4. “The have a high false-alarm rate.” Please see my arguments in my response to #3. To boil them down, avoid motion detectors, make sure the major points of entry/exit have a delay, consider adding key-fobs or use the app for your smart devices to be able to arm/disarm your system quickly and easily.
5. “The security monitoring centers are overwhelmed.” This is a generalized statement that is somewhat unprovable. A lot of national alarm companies and DIY companies will use regional monitoring centers to process the alarm signals that are sent from local alarms. Most local alarm companies use local monitoring centers that are far less likely to be overwhelmed. It is not out of the question that even local monitoring centers might get overwhelmed, but far less likely.
6. “Your neighbors will hate you.” Most alarm companies national, local, and DIY do not recommend installing sirens on the outside of the house for this very reason. The siren will be blaringly loud, but it should not be loud enough for your neighbors to hear outside of your home. The author makes the argument that your neighbors will get mad at you, especially if the alarm activates while you are on vacation. What the author does not know is that all modern alarm systems are programmed to silence and re-arm themselves after ringing for no longer than fifteen minutes. They will not continue to ring in perpetuity.
7. “Most people just ignore them.” Lower quality alarm companies and installation practices will condition people and their neighbors to ignore the activation of an alarm, but if your alarm system is installed properly and you follow the advice given to you in the response to statement number 4, you and your neighbors will not be conditioned to ignore the activation of your alarm system.
8. “Some police departments charge a response fee for wasting their time.” This is also true, however, this can also be eliminated by cutting down on or not having false alarms. Again, the advice given in the response to statement number 4 should give you a clear blueprint on how to avoid or hopefully eliminate false alarms. This argument is weak and derivative.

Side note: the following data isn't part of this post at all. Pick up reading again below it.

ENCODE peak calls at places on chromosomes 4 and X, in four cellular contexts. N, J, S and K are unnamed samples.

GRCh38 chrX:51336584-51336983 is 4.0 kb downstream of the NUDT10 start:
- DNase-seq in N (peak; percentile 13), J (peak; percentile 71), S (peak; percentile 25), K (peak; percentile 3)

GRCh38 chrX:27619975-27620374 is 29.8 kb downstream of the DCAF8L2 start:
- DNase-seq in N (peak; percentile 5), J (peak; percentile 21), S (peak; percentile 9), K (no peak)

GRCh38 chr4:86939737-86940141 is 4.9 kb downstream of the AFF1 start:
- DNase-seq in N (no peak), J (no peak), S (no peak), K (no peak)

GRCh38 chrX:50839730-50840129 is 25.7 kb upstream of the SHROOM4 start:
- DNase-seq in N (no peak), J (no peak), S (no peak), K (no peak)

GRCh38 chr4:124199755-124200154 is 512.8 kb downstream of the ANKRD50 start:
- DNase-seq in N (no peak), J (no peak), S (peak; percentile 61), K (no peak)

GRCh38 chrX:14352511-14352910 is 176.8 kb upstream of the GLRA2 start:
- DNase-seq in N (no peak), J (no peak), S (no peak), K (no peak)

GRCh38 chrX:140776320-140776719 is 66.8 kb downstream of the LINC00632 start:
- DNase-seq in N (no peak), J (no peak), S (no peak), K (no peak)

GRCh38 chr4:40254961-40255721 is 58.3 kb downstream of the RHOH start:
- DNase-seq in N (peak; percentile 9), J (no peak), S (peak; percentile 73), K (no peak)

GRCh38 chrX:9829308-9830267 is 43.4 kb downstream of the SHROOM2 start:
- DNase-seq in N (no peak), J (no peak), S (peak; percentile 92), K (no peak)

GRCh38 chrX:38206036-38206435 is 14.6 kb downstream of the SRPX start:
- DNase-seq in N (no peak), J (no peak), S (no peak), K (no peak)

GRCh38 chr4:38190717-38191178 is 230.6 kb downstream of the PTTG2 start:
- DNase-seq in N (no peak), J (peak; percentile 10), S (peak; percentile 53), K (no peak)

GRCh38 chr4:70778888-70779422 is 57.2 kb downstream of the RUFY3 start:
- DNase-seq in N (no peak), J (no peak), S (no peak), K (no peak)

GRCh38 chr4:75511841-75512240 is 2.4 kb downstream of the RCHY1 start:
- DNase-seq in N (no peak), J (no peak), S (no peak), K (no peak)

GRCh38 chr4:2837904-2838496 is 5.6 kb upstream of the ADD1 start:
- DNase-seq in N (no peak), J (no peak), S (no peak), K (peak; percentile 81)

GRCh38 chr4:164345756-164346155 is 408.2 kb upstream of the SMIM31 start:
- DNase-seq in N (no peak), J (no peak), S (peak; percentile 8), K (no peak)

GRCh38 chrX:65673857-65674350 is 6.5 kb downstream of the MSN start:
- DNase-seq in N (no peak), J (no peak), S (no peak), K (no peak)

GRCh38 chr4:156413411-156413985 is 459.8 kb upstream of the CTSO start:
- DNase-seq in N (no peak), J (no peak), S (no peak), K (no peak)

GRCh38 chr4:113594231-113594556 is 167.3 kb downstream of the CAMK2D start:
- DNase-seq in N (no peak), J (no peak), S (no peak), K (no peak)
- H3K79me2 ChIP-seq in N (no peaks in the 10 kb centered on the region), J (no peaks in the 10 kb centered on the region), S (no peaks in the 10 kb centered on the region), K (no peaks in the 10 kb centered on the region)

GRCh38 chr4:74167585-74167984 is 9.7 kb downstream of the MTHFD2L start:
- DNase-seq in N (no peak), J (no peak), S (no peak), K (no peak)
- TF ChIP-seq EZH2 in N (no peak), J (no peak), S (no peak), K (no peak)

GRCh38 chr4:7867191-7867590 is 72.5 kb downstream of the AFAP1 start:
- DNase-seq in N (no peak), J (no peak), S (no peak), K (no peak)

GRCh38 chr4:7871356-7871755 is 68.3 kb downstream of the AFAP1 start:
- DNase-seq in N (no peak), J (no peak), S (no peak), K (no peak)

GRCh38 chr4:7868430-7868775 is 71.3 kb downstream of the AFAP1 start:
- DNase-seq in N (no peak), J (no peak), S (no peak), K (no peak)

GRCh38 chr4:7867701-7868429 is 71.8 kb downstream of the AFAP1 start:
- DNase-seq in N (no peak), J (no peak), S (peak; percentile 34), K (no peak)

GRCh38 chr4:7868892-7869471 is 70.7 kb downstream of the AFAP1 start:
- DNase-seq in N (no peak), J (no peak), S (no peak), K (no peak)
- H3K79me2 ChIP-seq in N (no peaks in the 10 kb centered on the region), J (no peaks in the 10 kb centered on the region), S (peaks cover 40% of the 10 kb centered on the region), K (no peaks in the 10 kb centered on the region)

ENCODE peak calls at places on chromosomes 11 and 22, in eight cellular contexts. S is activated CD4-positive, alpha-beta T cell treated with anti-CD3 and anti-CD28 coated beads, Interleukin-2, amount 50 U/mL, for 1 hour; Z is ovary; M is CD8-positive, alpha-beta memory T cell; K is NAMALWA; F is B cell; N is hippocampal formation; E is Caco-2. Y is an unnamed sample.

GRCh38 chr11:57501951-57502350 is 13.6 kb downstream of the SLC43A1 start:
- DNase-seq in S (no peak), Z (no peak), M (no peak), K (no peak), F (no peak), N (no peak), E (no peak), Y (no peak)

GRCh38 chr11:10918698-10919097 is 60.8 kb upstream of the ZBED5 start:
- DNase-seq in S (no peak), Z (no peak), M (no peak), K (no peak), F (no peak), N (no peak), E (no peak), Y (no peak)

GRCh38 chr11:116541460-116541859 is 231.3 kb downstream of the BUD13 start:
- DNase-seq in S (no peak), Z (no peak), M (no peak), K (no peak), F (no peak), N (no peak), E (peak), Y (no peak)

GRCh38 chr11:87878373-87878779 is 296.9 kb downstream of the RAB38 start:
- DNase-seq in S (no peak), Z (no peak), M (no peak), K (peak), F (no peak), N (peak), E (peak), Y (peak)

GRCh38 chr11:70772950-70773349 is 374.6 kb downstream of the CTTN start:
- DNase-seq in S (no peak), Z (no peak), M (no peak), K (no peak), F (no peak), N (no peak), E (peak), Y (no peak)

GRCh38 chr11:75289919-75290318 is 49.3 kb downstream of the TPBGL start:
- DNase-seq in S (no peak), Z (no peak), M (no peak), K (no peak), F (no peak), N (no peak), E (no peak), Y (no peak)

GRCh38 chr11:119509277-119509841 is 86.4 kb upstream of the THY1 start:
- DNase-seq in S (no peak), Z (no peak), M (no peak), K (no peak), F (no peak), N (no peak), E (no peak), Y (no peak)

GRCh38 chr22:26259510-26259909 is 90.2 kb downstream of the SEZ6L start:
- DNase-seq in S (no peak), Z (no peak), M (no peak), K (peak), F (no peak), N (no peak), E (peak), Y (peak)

9. “Burglars know that police response times are slow.” Municipalities are working hard every day to speed up their response times to emergencies. One of the advantages of having an alarm system is the deterrent factor. A criminal is much less likely statistically to attempt to invade a home that they know has an alarm system. The yard signs and stickers on and around the home make it known that you have an alarm system. When they see that, most perpetrators will move on to a different target. I know that this has little to do with police response times, but there isn’t really anything that can be done to improve the police response times. We are sort of prisoners of the technology of the time we live in when it comes to their response times. Signals are not received instantaneously by the monitoring center, and there are steps that must be taken before the police are dispatched.